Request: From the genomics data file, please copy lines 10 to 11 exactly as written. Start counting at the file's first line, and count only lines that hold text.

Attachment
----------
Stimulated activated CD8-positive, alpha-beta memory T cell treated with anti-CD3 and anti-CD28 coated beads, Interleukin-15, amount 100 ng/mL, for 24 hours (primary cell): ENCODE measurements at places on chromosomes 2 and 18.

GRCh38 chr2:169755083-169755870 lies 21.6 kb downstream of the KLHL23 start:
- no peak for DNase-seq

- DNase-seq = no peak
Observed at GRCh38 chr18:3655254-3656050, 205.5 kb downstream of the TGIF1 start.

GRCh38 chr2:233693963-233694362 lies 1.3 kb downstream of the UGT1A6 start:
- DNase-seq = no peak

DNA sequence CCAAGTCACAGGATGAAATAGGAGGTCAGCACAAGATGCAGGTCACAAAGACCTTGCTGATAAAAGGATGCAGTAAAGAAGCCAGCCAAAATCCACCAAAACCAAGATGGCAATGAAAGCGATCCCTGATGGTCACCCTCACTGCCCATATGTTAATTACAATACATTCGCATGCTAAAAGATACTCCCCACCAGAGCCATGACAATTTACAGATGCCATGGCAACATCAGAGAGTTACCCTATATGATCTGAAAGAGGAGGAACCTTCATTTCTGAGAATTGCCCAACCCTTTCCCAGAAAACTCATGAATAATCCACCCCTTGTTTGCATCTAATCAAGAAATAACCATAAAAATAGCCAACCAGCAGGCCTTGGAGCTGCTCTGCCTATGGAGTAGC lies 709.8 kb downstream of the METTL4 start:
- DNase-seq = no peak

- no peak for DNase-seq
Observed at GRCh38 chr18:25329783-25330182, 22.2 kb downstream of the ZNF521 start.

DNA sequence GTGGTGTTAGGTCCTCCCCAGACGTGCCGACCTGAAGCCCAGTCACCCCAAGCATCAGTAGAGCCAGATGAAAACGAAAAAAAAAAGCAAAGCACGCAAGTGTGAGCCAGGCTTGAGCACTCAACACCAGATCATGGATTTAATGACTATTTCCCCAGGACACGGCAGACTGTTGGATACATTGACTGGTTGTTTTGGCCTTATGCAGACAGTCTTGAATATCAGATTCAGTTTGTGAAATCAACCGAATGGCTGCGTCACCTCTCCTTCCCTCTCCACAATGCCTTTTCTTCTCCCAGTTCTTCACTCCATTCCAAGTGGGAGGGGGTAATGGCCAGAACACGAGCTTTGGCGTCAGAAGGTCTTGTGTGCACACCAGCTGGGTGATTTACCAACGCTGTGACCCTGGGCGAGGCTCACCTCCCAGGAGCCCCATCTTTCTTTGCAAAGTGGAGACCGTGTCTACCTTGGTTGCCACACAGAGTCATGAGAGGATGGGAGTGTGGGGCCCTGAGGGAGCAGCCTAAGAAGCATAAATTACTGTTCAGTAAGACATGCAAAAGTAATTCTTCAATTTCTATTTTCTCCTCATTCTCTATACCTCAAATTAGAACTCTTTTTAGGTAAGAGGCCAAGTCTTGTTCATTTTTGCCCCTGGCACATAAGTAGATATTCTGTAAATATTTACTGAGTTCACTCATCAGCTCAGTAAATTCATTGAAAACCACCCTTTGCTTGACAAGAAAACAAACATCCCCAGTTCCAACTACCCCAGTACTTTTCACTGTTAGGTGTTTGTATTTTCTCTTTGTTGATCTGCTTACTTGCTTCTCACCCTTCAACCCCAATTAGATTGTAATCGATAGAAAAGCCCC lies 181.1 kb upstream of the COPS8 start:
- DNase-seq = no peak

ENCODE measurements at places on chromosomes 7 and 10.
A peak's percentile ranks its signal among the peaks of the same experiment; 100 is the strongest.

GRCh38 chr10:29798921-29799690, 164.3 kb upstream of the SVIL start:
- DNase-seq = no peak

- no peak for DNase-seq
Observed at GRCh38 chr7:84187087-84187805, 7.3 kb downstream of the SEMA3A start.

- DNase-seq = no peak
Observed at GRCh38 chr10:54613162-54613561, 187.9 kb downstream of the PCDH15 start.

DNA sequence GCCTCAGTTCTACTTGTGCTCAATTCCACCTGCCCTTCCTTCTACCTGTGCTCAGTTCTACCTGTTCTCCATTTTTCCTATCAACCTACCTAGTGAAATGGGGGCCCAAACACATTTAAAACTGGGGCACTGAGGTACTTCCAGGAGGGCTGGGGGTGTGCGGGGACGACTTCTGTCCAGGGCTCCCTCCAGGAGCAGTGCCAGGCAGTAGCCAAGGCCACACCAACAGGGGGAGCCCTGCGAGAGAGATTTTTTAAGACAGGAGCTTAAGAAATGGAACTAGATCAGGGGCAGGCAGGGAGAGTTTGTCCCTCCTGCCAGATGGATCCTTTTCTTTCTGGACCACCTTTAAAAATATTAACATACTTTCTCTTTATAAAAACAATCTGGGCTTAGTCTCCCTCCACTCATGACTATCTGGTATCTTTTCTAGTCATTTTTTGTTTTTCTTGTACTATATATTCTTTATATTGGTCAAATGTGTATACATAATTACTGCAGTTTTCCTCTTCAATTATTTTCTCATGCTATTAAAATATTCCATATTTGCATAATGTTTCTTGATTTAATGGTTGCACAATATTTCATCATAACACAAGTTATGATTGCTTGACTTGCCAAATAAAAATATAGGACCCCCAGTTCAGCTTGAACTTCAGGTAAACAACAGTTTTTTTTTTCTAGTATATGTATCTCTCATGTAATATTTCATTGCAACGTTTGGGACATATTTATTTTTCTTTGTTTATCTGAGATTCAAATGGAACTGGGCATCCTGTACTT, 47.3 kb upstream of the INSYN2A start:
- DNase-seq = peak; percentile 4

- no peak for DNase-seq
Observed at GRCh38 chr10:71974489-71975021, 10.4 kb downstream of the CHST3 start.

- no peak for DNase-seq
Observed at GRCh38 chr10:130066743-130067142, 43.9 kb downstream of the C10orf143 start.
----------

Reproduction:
- no peak for DNase-seq
Observed at GRCh38 chr18:25329783-25330182, 22.2 kb downstream of the ZNF521 start.